Sly muscles in for rocky return
Last week, Arnold Schwarzenegger returned to the big screen with a bang. His muscle-bound rival, Sylvester Stallone (pictured) attempts the same feat in Walter Hill's ham-handed thriller. Based on a graphic novel, this is testosterone-fuelled tosh that allows the 66-year-old leading man to play to his strengths: grimace, flex his muscles and growl one-liners without a flicker of emotion.
The explosions and splatter promised by the title are disappointingly thin on the ground, leaving us wanting far more than either Hill or screenwriter Alessandro Camon deliver.
The narrative is flimsy and the characters are poorly sketched, so there is no compelling reason to invest emotions in Stallone's tortured hero as he embarks on his suicidal crusade for vengeance.
"Here's the story – this is the way it went down,'' confides tattooed hitman Jimmy Bobo (Stallone) before he and partner Louis Blanchard (Jon Seda) kill a corrupt ex-cop as instructed.
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They celebrate in a New Orleans bar where hulking assassin Keegan (Jason Momoa) attacks Louis and Jimmy in a bathroom brawl. Hungry for revenge, Jimmy tracks down people in the criminal food chain who could have betrayed them.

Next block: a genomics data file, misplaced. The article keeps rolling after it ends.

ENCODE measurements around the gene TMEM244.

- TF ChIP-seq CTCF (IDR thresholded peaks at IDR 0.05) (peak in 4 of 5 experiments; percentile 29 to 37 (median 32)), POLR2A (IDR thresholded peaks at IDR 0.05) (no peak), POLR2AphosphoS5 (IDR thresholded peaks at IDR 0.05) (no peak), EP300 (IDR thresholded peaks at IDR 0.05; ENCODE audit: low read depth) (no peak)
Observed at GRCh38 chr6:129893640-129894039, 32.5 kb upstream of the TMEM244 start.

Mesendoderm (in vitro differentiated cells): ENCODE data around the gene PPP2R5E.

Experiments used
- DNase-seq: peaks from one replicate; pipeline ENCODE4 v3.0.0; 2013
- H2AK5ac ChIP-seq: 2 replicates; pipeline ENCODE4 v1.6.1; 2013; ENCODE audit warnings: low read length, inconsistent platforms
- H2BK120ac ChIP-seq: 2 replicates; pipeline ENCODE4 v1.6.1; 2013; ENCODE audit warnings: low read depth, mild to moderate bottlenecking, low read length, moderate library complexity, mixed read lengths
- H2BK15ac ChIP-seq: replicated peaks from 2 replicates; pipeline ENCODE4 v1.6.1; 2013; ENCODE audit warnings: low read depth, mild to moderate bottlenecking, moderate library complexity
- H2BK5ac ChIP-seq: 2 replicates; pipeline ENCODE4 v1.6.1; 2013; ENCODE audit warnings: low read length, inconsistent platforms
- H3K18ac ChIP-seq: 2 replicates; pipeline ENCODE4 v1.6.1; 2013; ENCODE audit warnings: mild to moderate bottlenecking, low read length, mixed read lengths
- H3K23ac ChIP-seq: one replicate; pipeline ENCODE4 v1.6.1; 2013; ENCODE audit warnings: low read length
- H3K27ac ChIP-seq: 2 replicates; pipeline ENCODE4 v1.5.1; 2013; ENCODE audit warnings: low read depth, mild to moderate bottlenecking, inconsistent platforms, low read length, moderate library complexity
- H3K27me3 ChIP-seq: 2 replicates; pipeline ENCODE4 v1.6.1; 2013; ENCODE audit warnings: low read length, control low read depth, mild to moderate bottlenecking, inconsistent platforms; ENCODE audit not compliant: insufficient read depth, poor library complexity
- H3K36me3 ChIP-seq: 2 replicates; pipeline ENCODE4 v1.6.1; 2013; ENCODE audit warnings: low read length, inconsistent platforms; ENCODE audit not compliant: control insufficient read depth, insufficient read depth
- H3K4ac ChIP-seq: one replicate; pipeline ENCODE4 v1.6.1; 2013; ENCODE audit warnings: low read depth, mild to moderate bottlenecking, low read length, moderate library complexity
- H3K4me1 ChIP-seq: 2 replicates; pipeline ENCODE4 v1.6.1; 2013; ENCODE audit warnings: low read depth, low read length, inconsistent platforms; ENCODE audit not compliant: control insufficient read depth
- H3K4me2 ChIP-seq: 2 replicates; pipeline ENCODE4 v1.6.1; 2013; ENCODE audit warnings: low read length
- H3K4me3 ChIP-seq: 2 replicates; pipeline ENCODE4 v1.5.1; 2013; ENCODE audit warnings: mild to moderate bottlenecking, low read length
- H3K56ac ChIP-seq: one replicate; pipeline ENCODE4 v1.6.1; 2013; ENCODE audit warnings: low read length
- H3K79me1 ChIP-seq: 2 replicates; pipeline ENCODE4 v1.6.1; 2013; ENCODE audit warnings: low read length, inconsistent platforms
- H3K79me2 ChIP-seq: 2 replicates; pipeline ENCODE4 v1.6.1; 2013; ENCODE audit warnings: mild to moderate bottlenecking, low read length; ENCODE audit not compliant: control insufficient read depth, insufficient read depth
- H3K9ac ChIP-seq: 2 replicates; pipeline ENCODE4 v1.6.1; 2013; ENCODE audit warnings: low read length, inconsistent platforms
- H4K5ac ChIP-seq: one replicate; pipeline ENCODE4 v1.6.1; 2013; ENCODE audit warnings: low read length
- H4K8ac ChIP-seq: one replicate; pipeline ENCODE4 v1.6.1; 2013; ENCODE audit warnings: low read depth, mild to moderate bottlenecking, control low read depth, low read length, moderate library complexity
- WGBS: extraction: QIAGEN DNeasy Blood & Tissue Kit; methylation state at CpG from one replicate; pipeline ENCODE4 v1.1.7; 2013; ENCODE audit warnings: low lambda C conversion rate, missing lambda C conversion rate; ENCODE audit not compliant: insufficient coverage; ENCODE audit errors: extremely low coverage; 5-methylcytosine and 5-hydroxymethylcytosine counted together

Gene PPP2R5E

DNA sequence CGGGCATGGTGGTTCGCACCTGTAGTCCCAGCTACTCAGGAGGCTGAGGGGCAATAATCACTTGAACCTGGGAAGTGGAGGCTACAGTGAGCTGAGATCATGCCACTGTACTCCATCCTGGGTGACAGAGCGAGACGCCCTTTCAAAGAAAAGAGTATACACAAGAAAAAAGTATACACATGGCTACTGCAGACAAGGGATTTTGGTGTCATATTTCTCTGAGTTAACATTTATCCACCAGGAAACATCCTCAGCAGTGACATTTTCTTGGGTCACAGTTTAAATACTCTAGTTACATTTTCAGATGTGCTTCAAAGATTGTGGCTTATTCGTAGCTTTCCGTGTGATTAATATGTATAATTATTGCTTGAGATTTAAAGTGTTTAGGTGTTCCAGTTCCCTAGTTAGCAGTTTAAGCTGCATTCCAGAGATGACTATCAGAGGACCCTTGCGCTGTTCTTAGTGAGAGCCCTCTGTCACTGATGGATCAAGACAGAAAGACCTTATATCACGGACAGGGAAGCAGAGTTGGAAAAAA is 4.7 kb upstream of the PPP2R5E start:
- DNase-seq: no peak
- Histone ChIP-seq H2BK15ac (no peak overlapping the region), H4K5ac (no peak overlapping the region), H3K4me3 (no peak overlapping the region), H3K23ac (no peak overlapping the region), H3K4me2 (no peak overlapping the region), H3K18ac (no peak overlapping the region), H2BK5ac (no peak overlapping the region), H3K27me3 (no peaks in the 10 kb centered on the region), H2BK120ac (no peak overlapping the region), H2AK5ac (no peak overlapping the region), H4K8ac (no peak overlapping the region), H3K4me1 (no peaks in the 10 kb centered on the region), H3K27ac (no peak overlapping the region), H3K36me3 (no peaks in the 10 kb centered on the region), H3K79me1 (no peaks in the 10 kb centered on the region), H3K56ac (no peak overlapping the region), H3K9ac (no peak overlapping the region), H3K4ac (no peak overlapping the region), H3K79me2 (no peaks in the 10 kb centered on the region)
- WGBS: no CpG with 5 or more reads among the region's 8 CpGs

All paths seem to lead to a property developer, Robert Nkomo Borel.
Meanwhile, detective Taylor Kwon (Sung Kang), who is out of his Washington DC jurisdiction, arrives to collar Jimmy. The two men are forced to work together when Jimmy's daughter Lisa (Sarah Shahi) is abducted by Keegan and held hostage in a warehouse that provides the film with a familiar setting for the showdown.
Bullet To The Head splutters and wheezes through 91 uninspired minutes, putting Stallone through the physical wringer in well-choreographed skirmishes.
A couple of one-liners elicit a wry smile, but most of the dialogue falls flat and the final act falters.